The pictorial area is divided diagonally, horizontally, or vertically. The landscapes are demarcated well within an enclosure, and all the characters have equal visibility within their specific spaces. One characteristic Wari theme is the spiral formations of women and men depicted in a Concentric circular design. This is symbolic of their Tarpa dance, in which life is represented by unending circles, without a beginning or end. One can observe these circles that are depicted in paintings done for all occasions, birth, marriage, death.

 

5. Modern Practice of Warli Art Form

This Indian folk art went unnoticed in the 1970s. However, in the late 70s it gained recognition by a father-son duo named Jivya Soma and Balu Mashe, they began painting this art on paper and canvas. Their motive was not religious, it is because of their initiative to regain India’s lost art culture, Jivya Soma was named as the father of Warli painting.

These days we see that the Warli style of art has become famous in many areas like home decorations and textile. You can easily find fabrics printed with Warli style characters and objects. Hence, the art culture which was losing its value suddenly gained recognition and momentum and is much appreciated by the modern youth.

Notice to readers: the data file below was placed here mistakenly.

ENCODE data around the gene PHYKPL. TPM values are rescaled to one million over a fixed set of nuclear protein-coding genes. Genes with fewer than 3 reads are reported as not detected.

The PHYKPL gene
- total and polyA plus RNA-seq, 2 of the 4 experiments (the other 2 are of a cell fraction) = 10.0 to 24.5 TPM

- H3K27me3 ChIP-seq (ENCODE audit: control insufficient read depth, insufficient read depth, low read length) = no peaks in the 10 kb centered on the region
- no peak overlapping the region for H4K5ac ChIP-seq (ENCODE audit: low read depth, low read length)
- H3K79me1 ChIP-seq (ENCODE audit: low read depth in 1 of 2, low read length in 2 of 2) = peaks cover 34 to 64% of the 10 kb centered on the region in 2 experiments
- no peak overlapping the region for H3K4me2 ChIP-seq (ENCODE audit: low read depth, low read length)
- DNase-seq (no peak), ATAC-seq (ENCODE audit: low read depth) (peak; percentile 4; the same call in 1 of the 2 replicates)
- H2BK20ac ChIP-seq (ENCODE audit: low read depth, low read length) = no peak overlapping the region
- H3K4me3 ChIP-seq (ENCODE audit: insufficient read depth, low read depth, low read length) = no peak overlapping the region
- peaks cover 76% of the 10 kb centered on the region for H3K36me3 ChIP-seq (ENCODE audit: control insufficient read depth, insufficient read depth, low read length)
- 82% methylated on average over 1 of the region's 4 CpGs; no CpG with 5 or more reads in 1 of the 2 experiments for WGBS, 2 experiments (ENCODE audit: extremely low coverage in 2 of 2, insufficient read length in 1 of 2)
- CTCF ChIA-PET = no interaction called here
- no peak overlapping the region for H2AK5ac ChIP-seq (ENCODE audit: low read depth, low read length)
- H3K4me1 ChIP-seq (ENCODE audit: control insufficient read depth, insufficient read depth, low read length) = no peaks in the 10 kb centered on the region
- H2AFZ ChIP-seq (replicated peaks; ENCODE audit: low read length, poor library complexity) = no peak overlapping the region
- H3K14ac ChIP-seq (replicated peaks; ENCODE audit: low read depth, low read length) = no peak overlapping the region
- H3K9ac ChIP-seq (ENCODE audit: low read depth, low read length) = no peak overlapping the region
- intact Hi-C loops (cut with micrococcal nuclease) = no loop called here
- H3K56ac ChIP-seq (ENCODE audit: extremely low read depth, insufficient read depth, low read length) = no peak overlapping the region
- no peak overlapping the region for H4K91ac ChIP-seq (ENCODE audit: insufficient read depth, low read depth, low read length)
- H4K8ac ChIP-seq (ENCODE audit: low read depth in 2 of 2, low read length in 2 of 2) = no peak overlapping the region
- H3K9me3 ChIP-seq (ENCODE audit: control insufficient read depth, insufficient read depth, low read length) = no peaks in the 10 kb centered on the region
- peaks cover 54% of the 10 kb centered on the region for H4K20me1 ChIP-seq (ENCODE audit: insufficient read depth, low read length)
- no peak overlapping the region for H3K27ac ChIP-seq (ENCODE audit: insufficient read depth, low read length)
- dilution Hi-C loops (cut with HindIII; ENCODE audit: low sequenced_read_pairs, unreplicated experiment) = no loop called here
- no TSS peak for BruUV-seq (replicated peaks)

A visual narration of the rich legacy of one of India’s most ancient times, Warli art forms speaks to us of the significance of man’s relationship with nature and his community. It captures the very ethos of India’s indigenous ancestors and introduces to the forefront a true reflection of India’s rich heritage. Warli paintings are a source of knowledge as they benefit to understand the traditional and tribal lifestyle. It is an altogether different art form and hence the need to preserve it is the call of the hour. Numerous initiatives have been taken and currently it is being registered under the Intellectual Property Rights Act. It can be rightly said that this Indian Art Form is an asset in the world of art.

 

Are you a Warli art form enthusiast? Do you have Warli Paintings that you want to showcase to the people around you? Then please consider sharing your experience in the comments below!